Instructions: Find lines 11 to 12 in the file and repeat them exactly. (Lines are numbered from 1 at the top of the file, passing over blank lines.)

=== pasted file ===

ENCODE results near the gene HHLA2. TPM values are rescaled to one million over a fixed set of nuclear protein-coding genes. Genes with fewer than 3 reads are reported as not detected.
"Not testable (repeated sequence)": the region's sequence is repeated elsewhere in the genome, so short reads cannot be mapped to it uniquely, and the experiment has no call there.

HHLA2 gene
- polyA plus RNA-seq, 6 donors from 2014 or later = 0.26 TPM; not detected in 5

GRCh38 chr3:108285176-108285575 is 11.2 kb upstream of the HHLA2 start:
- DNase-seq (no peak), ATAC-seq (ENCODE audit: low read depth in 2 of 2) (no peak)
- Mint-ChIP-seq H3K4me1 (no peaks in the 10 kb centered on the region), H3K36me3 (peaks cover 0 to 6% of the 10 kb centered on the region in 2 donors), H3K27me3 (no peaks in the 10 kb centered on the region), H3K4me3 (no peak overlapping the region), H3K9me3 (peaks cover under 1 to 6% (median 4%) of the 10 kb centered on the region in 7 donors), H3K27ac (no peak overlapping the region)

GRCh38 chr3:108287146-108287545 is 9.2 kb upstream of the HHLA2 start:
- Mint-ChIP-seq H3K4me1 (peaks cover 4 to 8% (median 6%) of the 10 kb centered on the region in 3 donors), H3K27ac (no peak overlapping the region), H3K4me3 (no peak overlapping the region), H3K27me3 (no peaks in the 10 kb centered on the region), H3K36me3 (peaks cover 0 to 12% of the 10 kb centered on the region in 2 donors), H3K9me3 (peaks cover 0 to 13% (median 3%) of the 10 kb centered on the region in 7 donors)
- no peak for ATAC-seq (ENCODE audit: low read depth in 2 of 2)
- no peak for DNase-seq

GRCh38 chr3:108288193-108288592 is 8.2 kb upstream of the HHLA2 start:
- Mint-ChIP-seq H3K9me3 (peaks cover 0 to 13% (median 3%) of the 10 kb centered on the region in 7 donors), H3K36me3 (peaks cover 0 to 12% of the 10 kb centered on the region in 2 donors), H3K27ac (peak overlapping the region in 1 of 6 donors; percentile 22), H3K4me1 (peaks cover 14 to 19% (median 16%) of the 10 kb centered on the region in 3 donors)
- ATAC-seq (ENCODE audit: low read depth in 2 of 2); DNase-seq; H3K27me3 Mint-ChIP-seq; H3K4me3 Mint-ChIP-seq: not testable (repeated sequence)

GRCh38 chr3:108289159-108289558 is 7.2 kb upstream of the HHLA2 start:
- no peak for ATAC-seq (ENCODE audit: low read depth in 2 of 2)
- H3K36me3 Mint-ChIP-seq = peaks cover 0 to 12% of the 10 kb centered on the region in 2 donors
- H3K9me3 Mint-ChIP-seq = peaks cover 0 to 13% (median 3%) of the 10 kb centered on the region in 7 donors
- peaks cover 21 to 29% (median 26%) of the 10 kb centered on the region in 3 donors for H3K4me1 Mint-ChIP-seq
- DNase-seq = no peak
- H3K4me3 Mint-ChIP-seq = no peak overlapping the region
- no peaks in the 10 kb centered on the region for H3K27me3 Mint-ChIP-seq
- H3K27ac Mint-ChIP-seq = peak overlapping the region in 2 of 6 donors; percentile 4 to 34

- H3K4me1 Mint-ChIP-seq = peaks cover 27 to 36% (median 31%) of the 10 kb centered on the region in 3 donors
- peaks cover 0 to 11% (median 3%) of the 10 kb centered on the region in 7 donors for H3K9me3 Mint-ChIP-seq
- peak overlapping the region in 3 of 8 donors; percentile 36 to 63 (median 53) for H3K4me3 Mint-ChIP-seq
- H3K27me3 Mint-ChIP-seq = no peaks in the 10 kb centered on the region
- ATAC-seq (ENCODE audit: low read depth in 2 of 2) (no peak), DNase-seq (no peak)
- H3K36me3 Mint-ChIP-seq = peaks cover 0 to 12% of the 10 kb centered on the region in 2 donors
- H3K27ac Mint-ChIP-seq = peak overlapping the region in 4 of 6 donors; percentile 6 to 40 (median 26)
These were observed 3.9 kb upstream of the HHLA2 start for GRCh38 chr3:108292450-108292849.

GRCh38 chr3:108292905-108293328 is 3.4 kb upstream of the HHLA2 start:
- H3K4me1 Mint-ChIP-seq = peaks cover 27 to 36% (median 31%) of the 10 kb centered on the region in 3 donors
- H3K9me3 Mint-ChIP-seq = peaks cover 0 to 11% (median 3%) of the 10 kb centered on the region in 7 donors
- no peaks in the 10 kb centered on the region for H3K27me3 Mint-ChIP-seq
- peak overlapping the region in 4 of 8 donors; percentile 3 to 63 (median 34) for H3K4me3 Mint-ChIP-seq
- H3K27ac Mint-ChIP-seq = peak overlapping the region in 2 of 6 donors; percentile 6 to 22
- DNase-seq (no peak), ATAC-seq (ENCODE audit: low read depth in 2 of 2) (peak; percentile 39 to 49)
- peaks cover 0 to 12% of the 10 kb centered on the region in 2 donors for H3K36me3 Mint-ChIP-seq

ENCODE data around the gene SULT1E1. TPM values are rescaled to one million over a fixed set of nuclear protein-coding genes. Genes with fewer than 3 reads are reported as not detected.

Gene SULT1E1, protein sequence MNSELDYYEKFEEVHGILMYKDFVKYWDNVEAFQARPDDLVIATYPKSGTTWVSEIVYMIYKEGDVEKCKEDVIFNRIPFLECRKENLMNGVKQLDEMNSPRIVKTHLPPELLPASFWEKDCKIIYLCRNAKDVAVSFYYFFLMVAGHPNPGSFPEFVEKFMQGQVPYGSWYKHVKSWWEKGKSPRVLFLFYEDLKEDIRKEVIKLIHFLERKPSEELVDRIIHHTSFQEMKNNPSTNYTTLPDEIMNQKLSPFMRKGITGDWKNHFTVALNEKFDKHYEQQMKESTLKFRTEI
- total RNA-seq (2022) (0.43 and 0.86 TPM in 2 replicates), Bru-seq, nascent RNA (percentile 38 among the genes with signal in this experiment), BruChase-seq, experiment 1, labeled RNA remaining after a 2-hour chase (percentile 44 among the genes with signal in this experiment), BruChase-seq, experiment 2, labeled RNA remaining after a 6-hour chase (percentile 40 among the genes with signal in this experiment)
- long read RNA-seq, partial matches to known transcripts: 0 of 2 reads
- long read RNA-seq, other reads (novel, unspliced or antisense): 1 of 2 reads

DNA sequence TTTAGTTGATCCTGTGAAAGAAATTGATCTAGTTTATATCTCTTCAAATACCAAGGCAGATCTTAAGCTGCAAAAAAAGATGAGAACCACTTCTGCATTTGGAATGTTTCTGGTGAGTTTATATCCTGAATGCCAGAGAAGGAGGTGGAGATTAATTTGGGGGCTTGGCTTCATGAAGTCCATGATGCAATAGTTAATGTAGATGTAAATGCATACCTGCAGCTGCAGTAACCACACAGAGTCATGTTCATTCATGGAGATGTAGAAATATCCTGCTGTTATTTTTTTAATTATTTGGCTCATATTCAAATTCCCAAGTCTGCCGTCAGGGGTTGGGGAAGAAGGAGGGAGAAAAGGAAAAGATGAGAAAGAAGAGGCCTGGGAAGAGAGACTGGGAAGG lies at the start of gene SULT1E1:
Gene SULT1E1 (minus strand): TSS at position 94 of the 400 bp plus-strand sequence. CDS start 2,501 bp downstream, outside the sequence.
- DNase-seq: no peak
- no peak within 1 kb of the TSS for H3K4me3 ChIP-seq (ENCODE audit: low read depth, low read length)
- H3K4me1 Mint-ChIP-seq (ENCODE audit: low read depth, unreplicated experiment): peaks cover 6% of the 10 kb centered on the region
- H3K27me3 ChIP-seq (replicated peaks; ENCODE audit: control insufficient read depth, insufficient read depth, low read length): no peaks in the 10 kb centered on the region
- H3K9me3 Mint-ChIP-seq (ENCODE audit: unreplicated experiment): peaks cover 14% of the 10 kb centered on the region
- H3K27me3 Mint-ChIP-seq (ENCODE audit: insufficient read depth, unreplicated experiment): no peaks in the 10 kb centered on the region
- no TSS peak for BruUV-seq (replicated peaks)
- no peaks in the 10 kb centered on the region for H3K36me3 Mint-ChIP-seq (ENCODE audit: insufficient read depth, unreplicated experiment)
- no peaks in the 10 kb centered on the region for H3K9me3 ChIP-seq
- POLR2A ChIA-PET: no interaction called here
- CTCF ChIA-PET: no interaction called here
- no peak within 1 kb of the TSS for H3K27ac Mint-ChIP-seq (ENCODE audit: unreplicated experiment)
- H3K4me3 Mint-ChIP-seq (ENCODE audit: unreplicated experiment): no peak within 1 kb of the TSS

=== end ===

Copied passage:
- no peak for DNase-seq

GRCh38 chr3:108288193-108288592 is 8.2 kb upstream of the HHLA2 start: